Why Does My Dog Bark, Growl, & Whimper In Their Sleep?
by Christopher Rollox
(Toronto, Ontario, Canada)
As we watch our canine friends sleep, we all too often see that they are being vocal, and perhaps even moving. Sometimes we wonder if perhaps they have awoken, but if we were to inspect further, we would see they are still fast asleep. It can be confusing, and even worrisome at times, to see our dogs bark, growl, whimper, and even twitch while they sleep. Of course, this isn't some awesome phenomena. All dogs do this, and it won't be nearly as confusing or worrisome to you, as an owner, once you know why it actually occurs.
Why Are Dogs Vocal During Their Sleep?
Scientists have found that, just like people, dogs actually dream while they sleep. Not all animals dream, but dogs are definitely one of those which do. Scientists discovered that when asleep, dogs have nearly the exact same brain waves as sleeping people do, with the same areas of the brain lighting up. This explains why dogs are vocal while they sleep. Like humans, they are simply expressing some small outward reaction to the dream their mind has thought up for them.
Why Do Dogs Dream?
So why do dogs dream? No one is entirely sure, but there are a lot of theories. Perhaps dreams allow dogs to commit new things to memory, process old memories, or help them deal with intense emotions. Nightmares could quite possibly be the reincarnation of fearful moments, or intense fears which have – for some reason- ingrained themselves into the dog's psyche. These are the very same reasons why scientists theorize humans dream, but in reality, no one really has a solid answer.
What Do Dogs Dream About?
Since dogs can't talk, no one really knows for sure what they dream about. It is assumed that they have a wide range of dreams just like people, from happy to frightening, normal to just plain crazy. Perhaps they are dreaming about food, learning a new trick, running through the yard, or chasing a squirrel. On the other hand, they be dreaming that they are flying, falling, fighting aliens, or other weird things- just like people do!
Although it is thought that dogs dream in much the same way humans do, the way the dream is presented to dogs is considered to be different. Sight is one of a human's strongest sense, so our dreams are primarily visual. Dogs, however, rely on their sense of smell and hearing much more than sight. For this reason, it is assumed a dog's dreams also rely heavily on these senses, so instead of visions they may hear sounds or smell something in their dreams. This doesn't mean that dogs do not see things in their dreams, but it may be less often than smelling and hearing them.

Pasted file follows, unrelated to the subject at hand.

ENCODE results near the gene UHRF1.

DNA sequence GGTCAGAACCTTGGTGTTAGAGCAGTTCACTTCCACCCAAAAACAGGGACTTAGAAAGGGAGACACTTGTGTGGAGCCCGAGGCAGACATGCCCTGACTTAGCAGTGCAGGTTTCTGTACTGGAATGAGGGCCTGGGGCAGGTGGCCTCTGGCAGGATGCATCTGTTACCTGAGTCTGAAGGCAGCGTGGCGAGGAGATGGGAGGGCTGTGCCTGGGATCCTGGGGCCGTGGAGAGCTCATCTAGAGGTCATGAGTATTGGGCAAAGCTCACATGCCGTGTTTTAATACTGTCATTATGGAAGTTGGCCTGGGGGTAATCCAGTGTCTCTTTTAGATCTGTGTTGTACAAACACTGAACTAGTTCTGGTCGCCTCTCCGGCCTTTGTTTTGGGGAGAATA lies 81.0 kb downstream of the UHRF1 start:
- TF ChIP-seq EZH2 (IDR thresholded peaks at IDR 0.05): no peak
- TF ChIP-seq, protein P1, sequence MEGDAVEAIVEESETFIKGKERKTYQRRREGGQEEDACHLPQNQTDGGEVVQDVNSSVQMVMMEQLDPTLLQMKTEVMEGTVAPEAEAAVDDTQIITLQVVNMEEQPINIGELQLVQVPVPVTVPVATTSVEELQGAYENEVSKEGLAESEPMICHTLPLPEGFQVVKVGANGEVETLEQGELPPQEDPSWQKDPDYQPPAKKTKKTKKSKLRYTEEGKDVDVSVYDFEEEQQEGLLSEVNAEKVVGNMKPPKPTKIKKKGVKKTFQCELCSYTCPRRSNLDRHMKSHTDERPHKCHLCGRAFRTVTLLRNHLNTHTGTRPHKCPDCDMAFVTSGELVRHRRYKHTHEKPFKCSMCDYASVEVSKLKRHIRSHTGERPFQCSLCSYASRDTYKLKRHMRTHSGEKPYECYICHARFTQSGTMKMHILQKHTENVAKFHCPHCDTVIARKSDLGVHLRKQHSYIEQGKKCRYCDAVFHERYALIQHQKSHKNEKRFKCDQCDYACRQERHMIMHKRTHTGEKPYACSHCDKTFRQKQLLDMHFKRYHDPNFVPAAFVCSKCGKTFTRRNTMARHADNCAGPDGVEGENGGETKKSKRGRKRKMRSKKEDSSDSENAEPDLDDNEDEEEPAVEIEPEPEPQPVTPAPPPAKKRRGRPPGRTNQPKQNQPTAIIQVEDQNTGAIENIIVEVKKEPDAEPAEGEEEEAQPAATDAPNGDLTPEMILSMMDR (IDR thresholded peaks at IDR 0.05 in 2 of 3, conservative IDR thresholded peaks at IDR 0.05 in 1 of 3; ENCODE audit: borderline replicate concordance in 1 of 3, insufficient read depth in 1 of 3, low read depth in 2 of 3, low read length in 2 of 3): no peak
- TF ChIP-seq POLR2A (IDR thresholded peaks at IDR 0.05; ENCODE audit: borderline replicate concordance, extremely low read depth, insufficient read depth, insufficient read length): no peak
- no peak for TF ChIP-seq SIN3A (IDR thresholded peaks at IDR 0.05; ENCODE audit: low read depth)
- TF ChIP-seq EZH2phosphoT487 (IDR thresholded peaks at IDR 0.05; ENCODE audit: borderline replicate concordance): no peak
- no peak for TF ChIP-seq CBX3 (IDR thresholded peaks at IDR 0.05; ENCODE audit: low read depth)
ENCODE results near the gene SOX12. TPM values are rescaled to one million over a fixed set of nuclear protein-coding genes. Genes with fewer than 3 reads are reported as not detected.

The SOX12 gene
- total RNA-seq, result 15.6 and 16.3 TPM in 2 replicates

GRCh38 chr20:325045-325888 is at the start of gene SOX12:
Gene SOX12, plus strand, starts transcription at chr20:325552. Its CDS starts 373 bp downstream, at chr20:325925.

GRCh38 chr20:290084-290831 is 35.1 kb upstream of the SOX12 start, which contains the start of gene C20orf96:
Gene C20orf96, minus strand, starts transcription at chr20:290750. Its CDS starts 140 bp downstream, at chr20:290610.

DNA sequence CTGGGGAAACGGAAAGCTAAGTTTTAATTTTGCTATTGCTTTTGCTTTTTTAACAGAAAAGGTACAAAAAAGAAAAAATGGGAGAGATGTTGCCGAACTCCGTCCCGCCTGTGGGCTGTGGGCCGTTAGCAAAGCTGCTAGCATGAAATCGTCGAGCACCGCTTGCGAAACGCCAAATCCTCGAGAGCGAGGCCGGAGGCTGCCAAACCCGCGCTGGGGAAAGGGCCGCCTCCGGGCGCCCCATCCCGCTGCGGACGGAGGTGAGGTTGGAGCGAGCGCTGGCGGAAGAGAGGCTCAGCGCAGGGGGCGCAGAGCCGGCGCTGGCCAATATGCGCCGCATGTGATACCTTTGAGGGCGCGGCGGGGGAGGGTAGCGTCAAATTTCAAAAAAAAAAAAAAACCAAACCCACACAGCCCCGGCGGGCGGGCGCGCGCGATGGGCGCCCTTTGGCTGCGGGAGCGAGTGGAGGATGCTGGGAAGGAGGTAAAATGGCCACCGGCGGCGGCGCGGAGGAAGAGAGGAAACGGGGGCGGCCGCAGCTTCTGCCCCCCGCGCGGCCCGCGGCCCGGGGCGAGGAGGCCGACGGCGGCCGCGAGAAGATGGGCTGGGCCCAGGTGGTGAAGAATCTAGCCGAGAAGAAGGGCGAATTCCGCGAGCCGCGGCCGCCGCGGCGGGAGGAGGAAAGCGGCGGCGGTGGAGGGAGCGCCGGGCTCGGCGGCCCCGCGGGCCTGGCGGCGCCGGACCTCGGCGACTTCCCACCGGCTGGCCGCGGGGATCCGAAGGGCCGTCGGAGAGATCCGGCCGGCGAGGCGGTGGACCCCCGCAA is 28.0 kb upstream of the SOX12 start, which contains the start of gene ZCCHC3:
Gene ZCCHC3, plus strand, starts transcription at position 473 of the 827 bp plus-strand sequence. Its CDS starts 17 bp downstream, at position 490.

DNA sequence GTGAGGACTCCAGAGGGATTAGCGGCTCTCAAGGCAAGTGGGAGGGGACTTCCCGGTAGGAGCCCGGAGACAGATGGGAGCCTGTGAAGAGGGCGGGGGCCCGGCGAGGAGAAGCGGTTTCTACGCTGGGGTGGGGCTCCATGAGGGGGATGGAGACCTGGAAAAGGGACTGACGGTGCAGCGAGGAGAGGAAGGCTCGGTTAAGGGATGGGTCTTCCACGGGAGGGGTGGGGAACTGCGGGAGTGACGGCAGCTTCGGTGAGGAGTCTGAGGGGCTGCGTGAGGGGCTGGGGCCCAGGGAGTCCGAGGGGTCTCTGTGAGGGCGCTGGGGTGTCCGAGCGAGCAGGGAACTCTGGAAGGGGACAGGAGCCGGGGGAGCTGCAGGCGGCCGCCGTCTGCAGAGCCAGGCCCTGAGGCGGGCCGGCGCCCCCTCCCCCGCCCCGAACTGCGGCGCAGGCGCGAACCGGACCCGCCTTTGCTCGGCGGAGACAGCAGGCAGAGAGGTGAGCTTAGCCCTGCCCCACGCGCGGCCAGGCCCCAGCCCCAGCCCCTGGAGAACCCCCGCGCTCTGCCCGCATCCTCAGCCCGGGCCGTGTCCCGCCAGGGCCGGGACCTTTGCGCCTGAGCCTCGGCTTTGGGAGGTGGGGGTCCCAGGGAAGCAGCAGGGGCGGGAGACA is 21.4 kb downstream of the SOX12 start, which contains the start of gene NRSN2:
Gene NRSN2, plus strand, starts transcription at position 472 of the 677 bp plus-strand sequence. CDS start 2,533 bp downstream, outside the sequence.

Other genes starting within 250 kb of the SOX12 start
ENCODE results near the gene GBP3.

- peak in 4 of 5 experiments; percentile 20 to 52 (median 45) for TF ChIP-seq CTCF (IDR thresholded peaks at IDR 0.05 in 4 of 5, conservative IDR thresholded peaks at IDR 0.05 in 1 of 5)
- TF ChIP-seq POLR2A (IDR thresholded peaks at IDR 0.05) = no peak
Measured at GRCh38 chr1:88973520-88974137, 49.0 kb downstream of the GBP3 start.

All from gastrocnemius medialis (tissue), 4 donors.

What Is Considered Normal?
Most sounds and actions are entirely normal while a dog sleeps. A few examples of the types of sounds a dog may make while sleeping, along with the reasons they might occur, are listed below.
1. whimpers, which may indicate a nightmare
2. barks, which could be related to either a nightmare or happy dream, depending on the dog
3. snorts and grunts, which may mean they are dreaming of smelling something
4. growls, which may indicate a nightmare
5. licking or chewing noises, which may indicate they are dreaming of food
6. howling, which might mean they are having a nightmare or are dreaming about hunting/tracking
Vocalizations are not the only things which are considered to be normal while a dog is dreaming, either. The following physical manifestations are also completely normal when a dog dreams, and are no cause for alarm.
1. Twitching their legs
2. Moving their legs as though they are running
3. Flickering their eyes
4. Wags their tail
5. Turns in any direction
6. Ear twitching or movement
7. Slightly increase breathing (thought not severely increased)
9. Head movement of any kind
When Should I Worry?
Under most circumstances, there is no reason to worry when your dog makes noises in their sleep. If your dog seems to be under a great amount of distress, or is acting extremely out of the ordinary, you may want to wake them up so you can ensure they are safe.
If a dog seems to be under physical distress while they appear to be sleeping, it may not be normal. Signs of physical distress would be extremely rapid breathing, uncontrolled convulsions, sounds displaying high levels of pain, or anything else which would normally be considered bad health while the dog was awake. If your dog shows any of these signs, you will definitely want to wake them up. If the dog does not wake up, you will want to call an emergency vet for assistance.
You should note, however, that your dog is most likely having a nightmare if they seem to be under emotional stress. If you wish to wake them up, you must be incredibly careful. Like people, dogs may not fully wake up right away. As such, there is a possibility that the dog could bite you without actually meaning you any harm. Remember that they were just under great emotional stress in their dreams, and the feeling of being frightened, or in harm's way, may still be present upon first waking. To minimize the risk of being bitten, try to wake your dog up with your voice instead of your hand.
When your dog barks, growls, or whimpers in their sleep, it is simply because they are dreaming. As long as the dog does not exhibit signs of illness or severe physical distress, there is no need to worry. You might even find it fun to imagine what your canine friend is dreaming about.
Christopher Rollox Works at Gemini K9 Obedience Inc. He loves to write and share his knowledge on Dog Training. Whenever he has the time he reads books, travels in the city and dining out with his wife.